If "there is no genuine issue as to any material fact and . . . the moving party is entitled to a judgment as a matter of law," then summary judgment must be granted. Fed.R.Civ.P. 56(c);Celotex Corp. v. Catrett, 477 U.S. 317, 322 (1986). A genuine issue of material fact arises only when "the evidence is such that a reasonable jury could return a verdict for the nonmoving party." Anderson v. Liberty Lobby, Inc., 477 U.S. 242, 248 (1986). When considering a motion for summary judgment, the Court must evaluate all of the evidence, together with any logical inferences, in the light most favorable to the non-moving party.Beckwith v. City of Daytona Beach Shores, 58 F.3d 1554, 1560 (11th Cir. 1995). The Court may not, however, make credibility determinations or weigh the evidence. Reeves v. Sanderson Plumbing Prods., Inc., 530 U.S. 133, 150 (2000).
The moving party "bears the initial responsibility of informing the district court of the basis for its motion, and identifying those portions of the pleadings, depositions, answers to interrogatories, and admissions on file, together with the affidavits, if any, which it believes demonstrate the absence of a genuine issue of material fact" which would entitle the moving party to a judgment as a matter of law. Celotex, 477 U.S. at 323 (internal quotation marks omitted). If the moving party meets this burden, the burden then shifts to the non-moving party to go beyond the pleadings and present specific evidence showing that there is a genuine issue of material fact, or that the non-moving party is not entitled to a judgment as a matter of law. Id. at 324-26. This evidence must consist of more than mere conclusory allegations. See Avirgan v. Hull, 932 F.2d 1572, 1577 (11th Cir. 1991). Under this scheme summary judgment must be entered "against a party who fails to make a showing sufficient to establish the existence of an element essential to that party's case, and on which that party will bear the burden of proof at trial." Celotex, 477 U.S. at 322.
In their summary judgment motions, the Individual Defendants set out twelve separate arguments in support of an entry of judgment in their favor, and the City Defendants essentially adopt the same. Because the Court has ruled on Defendants' Motions to Dismiss during the pendency of the summary judgment motions, obviously not all the proffered arguments need be addressed. All that remains extant from the Court's earlier Order are Plaintiffs' procedural due process claims and their state law claims.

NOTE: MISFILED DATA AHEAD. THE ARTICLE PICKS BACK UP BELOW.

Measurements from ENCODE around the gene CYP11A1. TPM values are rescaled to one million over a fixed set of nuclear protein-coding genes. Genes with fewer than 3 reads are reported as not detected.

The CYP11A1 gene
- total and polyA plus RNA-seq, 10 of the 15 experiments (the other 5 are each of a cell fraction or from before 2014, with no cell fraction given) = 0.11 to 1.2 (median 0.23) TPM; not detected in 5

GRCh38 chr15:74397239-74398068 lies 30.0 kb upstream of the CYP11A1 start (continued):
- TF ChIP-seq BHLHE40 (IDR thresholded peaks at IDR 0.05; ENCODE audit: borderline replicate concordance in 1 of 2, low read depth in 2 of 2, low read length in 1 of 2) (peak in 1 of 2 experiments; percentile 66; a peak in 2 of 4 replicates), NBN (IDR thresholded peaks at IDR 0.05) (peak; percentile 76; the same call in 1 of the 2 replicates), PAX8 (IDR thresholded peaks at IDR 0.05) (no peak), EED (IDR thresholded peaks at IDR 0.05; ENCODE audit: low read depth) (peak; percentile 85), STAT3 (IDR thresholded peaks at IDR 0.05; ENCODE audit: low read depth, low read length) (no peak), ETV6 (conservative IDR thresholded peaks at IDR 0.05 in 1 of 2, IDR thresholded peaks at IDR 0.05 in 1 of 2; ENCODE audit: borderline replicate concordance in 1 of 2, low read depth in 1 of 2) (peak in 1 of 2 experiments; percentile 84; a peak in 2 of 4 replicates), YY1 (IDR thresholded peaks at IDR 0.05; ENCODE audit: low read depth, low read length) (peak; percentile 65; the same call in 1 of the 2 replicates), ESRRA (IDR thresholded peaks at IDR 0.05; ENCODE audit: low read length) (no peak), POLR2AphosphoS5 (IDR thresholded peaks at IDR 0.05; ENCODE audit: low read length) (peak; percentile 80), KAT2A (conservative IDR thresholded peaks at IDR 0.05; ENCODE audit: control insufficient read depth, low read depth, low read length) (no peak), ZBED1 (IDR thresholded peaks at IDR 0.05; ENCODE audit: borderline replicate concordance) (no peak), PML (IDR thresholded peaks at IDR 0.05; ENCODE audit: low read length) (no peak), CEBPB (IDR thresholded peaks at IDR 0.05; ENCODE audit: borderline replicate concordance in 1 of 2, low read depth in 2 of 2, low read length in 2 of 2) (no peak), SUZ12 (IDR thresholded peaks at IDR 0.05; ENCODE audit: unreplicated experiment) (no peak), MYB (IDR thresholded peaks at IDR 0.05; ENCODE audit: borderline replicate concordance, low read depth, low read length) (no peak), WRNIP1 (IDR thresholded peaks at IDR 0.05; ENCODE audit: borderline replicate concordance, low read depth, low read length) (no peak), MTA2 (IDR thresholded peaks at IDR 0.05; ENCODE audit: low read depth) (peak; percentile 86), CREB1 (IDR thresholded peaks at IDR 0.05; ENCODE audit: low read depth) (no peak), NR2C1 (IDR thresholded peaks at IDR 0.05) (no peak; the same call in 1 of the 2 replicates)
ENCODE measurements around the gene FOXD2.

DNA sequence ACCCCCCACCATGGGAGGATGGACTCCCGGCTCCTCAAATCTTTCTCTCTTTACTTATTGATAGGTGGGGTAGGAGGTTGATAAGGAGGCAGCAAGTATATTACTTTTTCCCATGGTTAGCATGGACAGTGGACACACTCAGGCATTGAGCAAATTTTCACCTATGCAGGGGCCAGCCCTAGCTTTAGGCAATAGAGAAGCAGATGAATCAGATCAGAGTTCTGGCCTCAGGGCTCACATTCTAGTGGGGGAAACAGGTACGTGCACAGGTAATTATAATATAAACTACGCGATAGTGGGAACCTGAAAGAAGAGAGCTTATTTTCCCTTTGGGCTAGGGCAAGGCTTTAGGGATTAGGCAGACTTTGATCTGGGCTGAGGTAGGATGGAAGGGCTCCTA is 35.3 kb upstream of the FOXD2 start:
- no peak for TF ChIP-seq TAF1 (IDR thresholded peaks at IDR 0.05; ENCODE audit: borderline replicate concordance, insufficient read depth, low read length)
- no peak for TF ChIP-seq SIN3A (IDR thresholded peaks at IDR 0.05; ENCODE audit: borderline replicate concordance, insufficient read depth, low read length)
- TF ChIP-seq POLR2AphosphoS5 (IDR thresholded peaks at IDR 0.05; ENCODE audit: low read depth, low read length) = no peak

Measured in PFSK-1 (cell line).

A. Procedural Due Process
Plaintiffs allege that the controversial July 18, 2006 decision deprived them of property without procedural due process of law in violation of the Fifth and Fourteenth Amendments to the Unites States Constitution. In opposition to Defendants' summary judgment motion, Plaintiffs contend that a general issue of material fact exists as to whether they were denied their fundamental procedural process rights: notice and an opportunity to be heard. "The fundamental requisite of due process of law is the opportunity to be heard." Grannis v. Ordean, 234 U.S. 385, 394 (1914). Further, "[a]n elementary and fundamental requirement of due process in any proceeding which is to be accorded finality is notice reasonably calculated, under all the circumstances, to apprise interested parties of the pendency of the action and afford them an opportunity to present their objections." Mullane v. Cent. Hanover Bank Trust Co., 339 U.S. 306, 314 (1950). Indeed, whether Plaintiffs were notified of, and were provided an opportunity to be heard at, the July 18, 2006 hearing is the key inquiry in disposing of the summary judgment motion with respect to this issue.